Why Do Chickens Roll In Dirt? It’s Important For Them

If you have backyard chickens, sooner or later, you may notice something strange that they do. In the dirt, the chicken will roll around in it. This will make you wonder why do chickens roll around in the dirt?

In this short article, I’ll go into detail about why chickens roll around in the dirt, and why it’s important for them.

Why Do Chickens Roll In Dirt?

Chickens don’t take baths in water as humans do. Instead, chickens will take a bath in the dirt. They will roll around in the dirt, which will help them in many ways.

By taking a dust bath, it will help remove pests from their feathers, remove excess oil from their body and feathers, and kill parasites such as fleas, lice, and mites.

A dust bath is important for a chicken like taking a bath in water is for us.

What Is a Dust Bath?

A dust bath is simply a small pit that the chicken has dug out. They will usually dig out loose soil, sand, pebbles, and other debris that’s available.

They will then roll around in the dirt and cover themselves with it.

The dust bath isn’t too deep or too shallow. It will be enough where the chicken will be able to lay in it and rub the dirt all over their body.

Chickens benefit from dust baths in two ways. The first one is to absorb excess moisture and oils that are on their skin. The other is to kill lice and other pests that are hiding in their feathers.

Should You Make Dust Baths for Your Flock?

Chickens will usually make their own dust bath. They will find somewhere with loose soil and dig themselves in.

However, if the chicken is kept in a run and there are thick grasses, you will need to help them out.

Chicken’s beaks and claws are not capable of digging up thick vegetation such as grasses.

All you need to do is clear the grasses and dig up some topsoil. Then loosen the soil up, so the chickens will be able to create a little dust pit. Make sure the area has a lot of sunlight, so it will stay dry.

What Other Materials Can You Use To Make a Dust Bath?

Besides soils, there are some other materials that you can add to their dust pit. It will help them out a bit, especially to get rid of lice and other pests.

Below are some of the following materials you can try:

Food Grade Diatomaceous Earth

Diatomaceous earth is a great additive for a dust bath. It helps kill parasites while being safe for the chickens.

In the dust bath, add some of the diatomaceous earth to it. The chickens will do their usual business to bathe themselves.

When using diatomaceous earth, just be careful not to use too much of it. A little of it will do a good job of ridding parasites. Also, make sure it doesn’t come in contact with your skin either.

You can buy diatomaceous earth from Amazon.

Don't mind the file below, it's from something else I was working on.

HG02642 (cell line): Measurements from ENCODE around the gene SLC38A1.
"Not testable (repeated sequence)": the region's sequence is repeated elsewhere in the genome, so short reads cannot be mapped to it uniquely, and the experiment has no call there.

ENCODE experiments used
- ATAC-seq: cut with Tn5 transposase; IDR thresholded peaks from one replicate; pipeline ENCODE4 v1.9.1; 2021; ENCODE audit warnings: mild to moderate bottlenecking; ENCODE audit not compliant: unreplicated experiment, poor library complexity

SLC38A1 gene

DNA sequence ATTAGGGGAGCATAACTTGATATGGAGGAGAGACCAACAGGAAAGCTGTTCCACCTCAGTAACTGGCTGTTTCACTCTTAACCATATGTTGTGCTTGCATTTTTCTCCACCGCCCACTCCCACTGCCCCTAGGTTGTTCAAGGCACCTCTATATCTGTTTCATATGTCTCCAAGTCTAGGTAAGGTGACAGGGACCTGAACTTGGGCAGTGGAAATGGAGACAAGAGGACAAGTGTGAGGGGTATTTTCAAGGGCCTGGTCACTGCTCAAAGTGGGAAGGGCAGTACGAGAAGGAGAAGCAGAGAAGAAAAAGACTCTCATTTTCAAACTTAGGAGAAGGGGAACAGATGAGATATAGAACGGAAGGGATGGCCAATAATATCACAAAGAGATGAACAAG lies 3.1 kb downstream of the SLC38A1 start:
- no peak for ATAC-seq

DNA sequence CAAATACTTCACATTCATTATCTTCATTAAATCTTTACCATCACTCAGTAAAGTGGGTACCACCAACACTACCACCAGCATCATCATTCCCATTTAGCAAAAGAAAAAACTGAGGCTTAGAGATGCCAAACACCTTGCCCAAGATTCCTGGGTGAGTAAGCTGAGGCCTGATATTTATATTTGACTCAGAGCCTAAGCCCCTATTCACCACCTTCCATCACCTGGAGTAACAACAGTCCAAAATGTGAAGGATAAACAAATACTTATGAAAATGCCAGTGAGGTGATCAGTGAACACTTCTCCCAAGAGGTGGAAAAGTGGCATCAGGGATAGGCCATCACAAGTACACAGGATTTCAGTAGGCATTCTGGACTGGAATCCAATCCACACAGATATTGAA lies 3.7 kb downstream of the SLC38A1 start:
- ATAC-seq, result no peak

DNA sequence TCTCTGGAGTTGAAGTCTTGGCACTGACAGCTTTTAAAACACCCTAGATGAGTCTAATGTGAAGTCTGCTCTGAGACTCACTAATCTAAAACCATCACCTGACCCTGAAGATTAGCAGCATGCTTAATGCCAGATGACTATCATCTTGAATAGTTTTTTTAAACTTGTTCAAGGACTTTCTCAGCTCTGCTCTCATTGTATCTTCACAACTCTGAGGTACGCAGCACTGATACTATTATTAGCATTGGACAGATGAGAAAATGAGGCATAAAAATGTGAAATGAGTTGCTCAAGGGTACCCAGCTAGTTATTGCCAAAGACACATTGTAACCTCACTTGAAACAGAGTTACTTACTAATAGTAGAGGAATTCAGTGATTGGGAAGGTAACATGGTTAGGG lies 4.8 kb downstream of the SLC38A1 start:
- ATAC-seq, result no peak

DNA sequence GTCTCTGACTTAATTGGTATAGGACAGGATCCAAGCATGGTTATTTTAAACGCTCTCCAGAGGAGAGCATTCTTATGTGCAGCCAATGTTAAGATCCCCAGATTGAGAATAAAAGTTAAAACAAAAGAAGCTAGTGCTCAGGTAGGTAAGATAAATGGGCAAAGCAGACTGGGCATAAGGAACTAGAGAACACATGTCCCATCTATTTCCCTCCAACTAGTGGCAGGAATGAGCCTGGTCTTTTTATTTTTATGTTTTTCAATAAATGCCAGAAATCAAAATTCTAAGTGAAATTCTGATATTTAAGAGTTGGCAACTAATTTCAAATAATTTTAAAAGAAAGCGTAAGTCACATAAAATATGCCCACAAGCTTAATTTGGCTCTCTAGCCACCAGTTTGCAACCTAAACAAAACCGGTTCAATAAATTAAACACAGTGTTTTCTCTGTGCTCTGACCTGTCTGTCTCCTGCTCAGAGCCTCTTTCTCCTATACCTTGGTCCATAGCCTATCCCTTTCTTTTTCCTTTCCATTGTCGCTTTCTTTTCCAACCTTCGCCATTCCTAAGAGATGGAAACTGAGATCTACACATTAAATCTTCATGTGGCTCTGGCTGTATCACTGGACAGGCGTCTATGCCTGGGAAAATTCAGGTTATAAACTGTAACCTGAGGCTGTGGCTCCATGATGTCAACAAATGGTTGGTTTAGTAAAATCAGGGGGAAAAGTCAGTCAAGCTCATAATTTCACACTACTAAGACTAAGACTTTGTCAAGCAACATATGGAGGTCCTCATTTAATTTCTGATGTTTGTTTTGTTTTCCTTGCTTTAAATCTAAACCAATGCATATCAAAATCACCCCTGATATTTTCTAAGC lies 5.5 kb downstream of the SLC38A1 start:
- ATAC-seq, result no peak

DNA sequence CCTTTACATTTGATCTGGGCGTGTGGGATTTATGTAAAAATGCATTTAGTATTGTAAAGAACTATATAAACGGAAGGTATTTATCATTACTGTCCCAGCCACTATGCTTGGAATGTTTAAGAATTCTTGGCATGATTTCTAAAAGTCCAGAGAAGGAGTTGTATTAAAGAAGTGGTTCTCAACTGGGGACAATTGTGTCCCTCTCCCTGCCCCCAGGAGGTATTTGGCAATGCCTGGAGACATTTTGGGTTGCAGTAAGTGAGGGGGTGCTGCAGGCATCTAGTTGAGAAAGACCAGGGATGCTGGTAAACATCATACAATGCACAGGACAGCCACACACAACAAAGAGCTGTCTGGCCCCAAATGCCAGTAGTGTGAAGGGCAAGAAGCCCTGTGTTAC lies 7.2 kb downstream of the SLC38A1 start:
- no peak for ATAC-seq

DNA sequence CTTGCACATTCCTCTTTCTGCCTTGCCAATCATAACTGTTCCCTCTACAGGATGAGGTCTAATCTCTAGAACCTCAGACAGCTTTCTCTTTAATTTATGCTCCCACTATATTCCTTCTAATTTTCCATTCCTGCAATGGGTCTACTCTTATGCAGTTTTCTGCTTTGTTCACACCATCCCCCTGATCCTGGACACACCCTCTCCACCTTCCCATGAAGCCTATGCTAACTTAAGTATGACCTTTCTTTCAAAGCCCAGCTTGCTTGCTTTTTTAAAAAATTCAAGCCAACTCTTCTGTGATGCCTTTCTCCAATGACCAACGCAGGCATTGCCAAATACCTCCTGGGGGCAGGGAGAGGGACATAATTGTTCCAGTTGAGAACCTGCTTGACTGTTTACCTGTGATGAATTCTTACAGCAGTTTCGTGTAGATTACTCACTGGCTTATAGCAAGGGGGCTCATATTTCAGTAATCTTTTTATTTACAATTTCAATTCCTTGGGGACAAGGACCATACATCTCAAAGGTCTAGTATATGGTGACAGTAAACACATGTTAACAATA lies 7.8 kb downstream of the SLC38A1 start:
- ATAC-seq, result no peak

Herbs are another great material to add to the dust bath. Not only will it help clean your chickens, but it will make them smell better too.

Some of the popular herbs to use are lavender and mint. These two herbs have properties that provide antioxidants and repel insects.

There are other herbs you can try since most of them are safe for chickens.


Out of all the materials to use, sand is the best bathing material. Most other animals in the wild that live in the desert use sand to clean themselves.

Sand is readily available as you can get some from the beach if you’re close to one. If not, pet stores have plenty of sand that you can buy.

Dump some of the sands into their bathing pit. The sand will help clean their feathers, kill parasites, and remove any excess oil from the feathers.

Wood Ash

The last piece of material to use for a dust bath is wood ash. Most people will throw it away after, but instead, you can use them for your chickens.

The charcoal ash from wood contains useful compounds that can benefit your chickens. It has calcium, magnesium, and other properties to keep the chicken clean.

Do Chickens Need Dust Baths In The Winter?

Even when there is snow covering the ground, chickens will need to take dust baths. During the winter, chickens do still get parasites on their body and feathers. So they will need to take a dust bath to get rid of them.

Chickens will naturally try to find loose soil to take a dust bath. If it’s not available to them, they will bathe in the mud.

Since mud is sticky and will make a mess when they enter the coop, it’s a good idea to create a dust bath for them.

Somewhere close to their coop or in the run, dig a small place for them to make a dust bath. Clear all the snow and grasses, so there is only loose soil.


When you see your chickens rolling in the dirt, it means that they are taking a dust bath. This is very important for them as it is a way to keep themselves clean. Make sure there is an area of the yard available for them to create a dust bath.